4 Types of People: Ultimate Team Building


There are 4 types of people when it comes to building a team. Each type has its own set of unique skills and abilities. However, along with these strengths come weaknesses. None of these types are any better than the next, even if one SEEMS to sound better. The beauty is that for every weakness one type has, there is another type that has that strength to bridge the gap. Looking at people through this lens can help us understand how to build teams properly. The 4 types of people are doers, problem identifiers, problem solvers and systems thinkers.

Doers

Doers have an innate ability to GET THINGS DONE. They are grounded and like to get to work right away, even if they do not really have all the details. This type of person is driven by external competition and is not necessarily self-motivated as a means for achievement. They have great potential to become very successful but it usually stems from their competitive spirit instead of a burning desire to make them the best they can be.

Problem Identifiers

Problem identifiers are the inspectors of the four types. They are very good at spotting flaws in designs and logic. These people may sound like complainers at times but they are very useful in finding potential pitfalls and where critical thinking is needed. They do not usually try to venture outside of the box when solving problems however. They have a specialty in spotting faults but not necessarily fixing them.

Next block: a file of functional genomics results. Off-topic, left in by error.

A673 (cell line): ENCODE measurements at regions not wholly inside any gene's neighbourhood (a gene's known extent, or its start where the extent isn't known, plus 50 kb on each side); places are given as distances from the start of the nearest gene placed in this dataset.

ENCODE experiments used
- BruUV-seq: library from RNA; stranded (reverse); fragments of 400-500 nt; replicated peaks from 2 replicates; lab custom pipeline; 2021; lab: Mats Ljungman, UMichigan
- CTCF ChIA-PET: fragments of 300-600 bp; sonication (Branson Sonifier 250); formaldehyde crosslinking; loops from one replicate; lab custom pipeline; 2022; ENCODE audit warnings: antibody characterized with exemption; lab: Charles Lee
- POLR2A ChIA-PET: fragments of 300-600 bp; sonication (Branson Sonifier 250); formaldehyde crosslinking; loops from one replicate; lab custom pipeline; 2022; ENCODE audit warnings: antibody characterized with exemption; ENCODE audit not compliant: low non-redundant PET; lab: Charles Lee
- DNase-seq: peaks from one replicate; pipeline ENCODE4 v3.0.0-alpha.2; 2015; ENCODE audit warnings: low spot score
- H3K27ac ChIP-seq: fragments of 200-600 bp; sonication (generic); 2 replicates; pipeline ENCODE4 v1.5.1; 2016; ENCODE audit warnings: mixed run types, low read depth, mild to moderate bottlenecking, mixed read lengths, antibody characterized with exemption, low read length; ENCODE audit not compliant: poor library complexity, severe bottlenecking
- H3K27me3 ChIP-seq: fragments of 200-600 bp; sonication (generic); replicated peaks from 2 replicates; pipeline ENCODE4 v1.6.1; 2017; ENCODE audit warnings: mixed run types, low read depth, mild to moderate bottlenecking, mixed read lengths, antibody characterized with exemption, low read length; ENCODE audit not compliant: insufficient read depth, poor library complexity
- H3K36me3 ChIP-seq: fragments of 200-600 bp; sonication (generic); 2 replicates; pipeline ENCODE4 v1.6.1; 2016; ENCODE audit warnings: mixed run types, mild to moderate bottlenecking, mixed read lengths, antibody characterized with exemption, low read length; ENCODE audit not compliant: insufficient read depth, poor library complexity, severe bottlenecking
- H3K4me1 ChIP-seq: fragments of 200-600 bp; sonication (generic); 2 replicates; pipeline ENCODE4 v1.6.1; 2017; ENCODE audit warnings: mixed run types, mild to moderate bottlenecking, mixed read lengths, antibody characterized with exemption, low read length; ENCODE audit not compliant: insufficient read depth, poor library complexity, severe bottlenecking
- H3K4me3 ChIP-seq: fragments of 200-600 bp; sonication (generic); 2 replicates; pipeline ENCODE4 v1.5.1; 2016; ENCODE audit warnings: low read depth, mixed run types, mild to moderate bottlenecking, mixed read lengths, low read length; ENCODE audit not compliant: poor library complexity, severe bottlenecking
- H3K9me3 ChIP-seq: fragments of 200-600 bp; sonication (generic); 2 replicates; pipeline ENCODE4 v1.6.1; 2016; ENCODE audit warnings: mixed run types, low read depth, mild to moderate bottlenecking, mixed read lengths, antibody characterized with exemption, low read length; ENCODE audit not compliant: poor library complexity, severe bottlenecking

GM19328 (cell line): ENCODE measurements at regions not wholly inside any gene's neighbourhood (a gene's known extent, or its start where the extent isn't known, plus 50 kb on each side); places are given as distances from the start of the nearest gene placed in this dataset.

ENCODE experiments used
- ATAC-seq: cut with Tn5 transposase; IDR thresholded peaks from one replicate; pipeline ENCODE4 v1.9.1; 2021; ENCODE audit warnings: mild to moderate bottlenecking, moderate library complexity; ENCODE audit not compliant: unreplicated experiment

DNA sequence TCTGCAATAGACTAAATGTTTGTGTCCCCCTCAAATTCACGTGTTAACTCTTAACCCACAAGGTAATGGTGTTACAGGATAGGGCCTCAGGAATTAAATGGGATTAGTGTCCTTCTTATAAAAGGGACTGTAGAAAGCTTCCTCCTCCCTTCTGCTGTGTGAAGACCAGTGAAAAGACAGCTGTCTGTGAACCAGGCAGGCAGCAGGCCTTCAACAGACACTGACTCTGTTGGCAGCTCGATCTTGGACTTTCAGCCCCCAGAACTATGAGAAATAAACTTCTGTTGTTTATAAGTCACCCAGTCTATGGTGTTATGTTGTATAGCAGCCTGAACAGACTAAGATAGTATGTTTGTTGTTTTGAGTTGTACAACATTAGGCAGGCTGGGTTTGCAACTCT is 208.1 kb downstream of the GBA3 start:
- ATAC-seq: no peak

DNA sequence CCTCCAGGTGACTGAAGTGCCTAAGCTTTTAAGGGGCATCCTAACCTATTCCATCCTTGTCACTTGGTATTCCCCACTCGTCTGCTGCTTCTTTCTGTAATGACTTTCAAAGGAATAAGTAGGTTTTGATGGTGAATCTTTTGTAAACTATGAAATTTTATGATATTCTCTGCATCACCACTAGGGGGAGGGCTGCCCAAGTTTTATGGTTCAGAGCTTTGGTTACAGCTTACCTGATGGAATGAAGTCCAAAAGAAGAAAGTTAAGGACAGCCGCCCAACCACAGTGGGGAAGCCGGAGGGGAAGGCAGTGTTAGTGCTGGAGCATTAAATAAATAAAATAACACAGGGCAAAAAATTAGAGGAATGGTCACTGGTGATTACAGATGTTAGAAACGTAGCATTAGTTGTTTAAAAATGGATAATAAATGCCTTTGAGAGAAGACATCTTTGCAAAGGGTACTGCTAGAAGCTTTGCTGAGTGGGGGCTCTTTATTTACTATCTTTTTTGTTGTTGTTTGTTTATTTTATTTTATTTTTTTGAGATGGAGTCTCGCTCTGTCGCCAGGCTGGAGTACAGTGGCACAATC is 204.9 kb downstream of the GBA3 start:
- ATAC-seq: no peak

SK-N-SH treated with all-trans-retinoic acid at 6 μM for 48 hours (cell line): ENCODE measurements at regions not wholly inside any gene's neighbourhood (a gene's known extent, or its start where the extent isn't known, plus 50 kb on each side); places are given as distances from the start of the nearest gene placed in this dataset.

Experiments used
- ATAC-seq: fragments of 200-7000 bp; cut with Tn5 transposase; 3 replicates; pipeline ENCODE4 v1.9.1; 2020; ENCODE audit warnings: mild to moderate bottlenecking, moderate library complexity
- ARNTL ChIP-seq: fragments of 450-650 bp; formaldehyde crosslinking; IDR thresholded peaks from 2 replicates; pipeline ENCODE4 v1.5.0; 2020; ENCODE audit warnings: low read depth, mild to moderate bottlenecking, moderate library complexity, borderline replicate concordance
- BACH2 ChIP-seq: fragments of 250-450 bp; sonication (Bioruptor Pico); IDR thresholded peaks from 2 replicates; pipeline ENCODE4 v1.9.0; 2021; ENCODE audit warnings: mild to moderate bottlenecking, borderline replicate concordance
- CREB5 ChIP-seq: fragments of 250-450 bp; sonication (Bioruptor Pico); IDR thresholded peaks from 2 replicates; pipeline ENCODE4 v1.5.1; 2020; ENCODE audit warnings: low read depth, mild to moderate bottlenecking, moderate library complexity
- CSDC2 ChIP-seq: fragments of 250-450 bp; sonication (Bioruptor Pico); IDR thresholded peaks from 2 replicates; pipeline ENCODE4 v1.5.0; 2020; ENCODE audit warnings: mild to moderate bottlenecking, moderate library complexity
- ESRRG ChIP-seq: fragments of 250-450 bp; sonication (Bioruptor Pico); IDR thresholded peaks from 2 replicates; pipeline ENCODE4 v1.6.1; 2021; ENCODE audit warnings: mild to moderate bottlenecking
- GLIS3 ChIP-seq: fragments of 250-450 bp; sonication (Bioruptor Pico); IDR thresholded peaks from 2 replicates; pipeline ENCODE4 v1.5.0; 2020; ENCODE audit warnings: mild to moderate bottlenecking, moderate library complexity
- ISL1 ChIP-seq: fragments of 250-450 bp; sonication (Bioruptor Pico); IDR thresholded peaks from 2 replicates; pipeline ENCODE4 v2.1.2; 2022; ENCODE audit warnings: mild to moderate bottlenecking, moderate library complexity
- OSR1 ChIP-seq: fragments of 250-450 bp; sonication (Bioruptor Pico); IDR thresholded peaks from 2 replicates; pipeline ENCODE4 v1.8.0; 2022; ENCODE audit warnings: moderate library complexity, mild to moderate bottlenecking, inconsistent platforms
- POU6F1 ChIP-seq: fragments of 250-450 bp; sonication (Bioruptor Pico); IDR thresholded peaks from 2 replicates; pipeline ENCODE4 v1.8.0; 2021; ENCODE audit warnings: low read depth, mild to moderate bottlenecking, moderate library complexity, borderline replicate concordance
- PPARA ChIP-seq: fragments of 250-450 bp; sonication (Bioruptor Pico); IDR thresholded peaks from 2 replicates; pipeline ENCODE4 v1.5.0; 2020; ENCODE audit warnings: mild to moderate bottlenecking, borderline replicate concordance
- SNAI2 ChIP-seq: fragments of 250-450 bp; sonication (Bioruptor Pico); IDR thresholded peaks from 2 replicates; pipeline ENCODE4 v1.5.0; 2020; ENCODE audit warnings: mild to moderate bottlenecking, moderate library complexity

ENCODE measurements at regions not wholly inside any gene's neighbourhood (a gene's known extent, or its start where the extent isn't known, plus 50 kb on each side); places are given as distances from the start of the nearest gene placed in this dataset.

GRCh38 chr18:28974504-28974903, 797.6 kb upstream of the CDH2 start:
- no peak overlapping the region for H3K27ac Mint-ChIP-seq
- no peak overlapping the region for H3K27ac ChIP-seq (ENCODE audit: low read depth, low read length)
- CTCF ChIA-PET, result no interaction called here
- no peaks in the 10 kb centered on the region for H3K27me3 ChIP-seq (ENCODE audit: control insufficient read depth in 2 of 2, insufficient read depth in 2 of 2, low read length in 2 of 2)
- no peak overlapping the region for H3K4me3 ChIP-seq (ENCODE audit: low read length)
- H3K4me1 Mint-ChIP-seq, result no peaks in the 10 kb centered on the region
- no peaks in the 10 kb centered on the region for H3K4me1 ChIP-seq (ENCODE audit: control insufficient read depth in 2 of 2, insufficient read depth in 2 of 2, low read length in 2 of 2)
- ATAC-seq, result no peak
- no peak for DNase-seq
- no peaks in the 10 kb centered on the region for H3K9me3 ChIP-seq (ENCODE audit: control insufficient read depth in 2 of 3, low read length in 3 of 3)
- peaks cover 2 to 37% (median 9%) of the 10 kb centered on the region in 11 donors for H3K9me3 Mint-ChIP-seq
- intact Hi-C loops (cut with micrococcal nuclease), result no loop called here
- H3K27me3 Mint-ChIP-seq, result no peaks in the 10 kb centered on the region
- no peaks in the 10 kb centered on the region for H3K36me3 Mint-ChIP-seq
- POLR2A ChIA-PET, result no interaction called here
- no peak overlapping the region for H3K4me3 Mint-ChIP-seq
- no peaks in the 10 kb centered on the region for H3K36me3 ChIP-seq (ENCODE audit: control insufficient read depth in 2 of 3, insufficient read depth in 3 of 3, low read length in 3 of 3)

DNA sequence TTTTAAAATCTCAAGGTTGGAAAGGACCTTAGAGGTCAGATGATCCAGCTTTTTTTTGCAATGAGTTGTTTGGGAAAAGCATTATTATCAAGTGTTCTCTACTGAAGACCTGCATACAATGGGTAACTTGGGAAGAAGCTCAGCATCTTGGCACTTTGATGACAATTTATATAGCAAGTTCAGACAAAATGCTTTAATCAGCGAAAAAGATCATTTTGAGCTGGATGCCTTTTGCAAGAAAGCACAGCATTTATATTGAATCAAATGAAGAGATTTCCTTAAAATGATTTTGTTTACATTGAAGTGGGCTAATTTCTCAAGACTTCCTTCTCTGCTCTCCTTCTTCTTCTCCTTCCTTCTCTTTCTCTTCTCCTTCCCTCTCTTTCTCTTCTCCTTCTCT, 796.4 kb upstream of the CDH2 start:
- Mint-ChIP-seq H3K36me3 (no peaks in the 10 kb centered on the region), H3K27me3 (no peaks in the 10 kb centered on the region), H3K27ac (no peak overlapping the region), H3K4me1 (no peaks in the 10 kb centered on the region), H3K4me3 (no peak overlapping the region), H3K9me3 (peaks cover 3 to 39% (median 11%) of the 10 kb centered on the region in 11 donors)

Problem Solvers

Problem solvers only care about the PUZZLE at hand. They do not want to strain themselves with finding a problem but would rather have a problem presented to them. This type is very good at spotting out patterns and finding possible solutions. This type does NOT like to hear people offer only problems they spot with no suggestions for solutions.

Systems Thinkers

Systems thinkers look at everything as a SYSTEM. A car is a system in the sense that if you remove a part (wheels) out of the system (car) then the system no longer works. Looking at things through this scope allows this type to identify problems and how to solve them as well. By looking at something as a system, it is much easier to spot where the problem lies and what it will take to fix the problem.

 

 

Putting Them Together

Now that there has been a description of the types, we can start to see how the pieces fit together. A problem solver matched with a problem identifier creates an excellent team. One excels in spotting problems and the other at fixing problems. Next a systems thinker can lead the other two. The understanding of systems will provide a good understanding of the management system. Finally a doer will be told what to do to execute the plan. All fit together and work to make a powerhouse team.

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